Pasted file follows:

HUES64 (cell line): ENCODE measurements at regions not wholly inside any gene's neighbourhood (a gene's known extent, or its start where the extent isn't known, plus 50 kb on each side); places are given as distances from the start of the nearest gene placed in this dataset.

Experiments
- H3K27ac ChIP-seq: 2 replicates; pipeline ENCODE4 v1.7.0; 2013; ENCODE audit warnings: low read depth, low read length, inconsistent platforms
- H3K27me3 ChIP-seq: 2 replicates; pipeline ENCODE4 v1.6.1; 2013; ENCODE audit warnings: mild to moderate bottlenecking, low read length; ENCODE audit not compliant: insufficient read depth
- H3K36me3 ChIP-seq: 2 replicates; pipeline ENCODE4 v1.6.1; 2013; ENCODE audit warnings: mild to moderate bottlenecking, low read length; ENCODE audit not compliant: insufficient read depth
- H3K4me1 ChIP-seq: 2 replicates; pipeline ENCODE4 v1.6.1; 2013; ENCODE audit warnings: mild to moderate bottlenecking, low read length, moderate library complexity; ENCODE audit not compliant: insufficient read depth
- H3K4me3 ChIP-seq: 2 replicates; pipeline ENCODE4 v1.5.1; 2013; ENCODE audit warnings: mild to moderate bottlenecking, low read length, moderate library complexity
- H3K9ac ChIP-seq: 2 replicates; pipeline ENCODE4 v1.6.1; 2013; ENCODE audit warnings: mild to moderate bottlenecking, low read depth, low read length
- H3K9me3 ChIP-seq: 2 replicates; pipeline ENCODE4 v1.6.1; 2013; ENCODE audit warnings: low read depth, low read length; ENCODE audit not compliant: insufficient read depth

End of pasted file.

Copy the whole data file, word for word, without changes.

HUES64 (cell line): ENCODE measurements at regions not wholly inside any gene's neighbourhood (a gene's known extent, or its start where the extent isn't known, plus 50 kb on each side); places are given as distances from the start of the nearest gene placed in this dataset.

Experiments
- H3K27ac ChIP-seq: 2 replicates; pipeline ENCODE4 v1.7.0; 2013; ENCODE audit warnings: low read depth, low read length, inconsistent platforms
- H3K27me3 ChIP-seq: 2 replicates; pipeline ENCODE4 v1.6.1; 2013; ENCODE audit warnings: mild to moderate bottlenecking, low read length; ENCODE audit not compliant: insufficient read depth
- H3K36me3 ChIP-seq: 2 replicates; pipeline ENCODE4 v1.6.1; 2013; ENCODE audit warnings: mild to moderate bottlenecking, low read length; ENCODE audit not compliant: insufficient read depth
- H3K4me1 ChIP-seq: 2 replicates; pipeline ENCODE4 v1.6.1; 2013; ENCODE audit warnings: mild to moderate bottlenecking, low read length, moderate library complexity; ENCODE audit not compliant: insufficient read depth
- H3K4me3 ChIP-seq: 2 replicates; pipeline ENCODE4 v1.5.1; 2013; ENCODE audit warnings: mild to moderate bottlenecking, low read length, moderate library complexity
- H3K9ac ChIP-seq: 2 replicates; pipeline ENCODE4 v1.6.1; 2013; ENCODE audit warnings: mild to moderate bottlenecking, low read depth, low read length
- H3K9me3 ChIP-seq: 2 replicates; pipeline ENCODE4 v1.6.1; 2013; ENCODE audit warnings: low read depth, low read length; ENCODE audit not compliant: insufficient read depth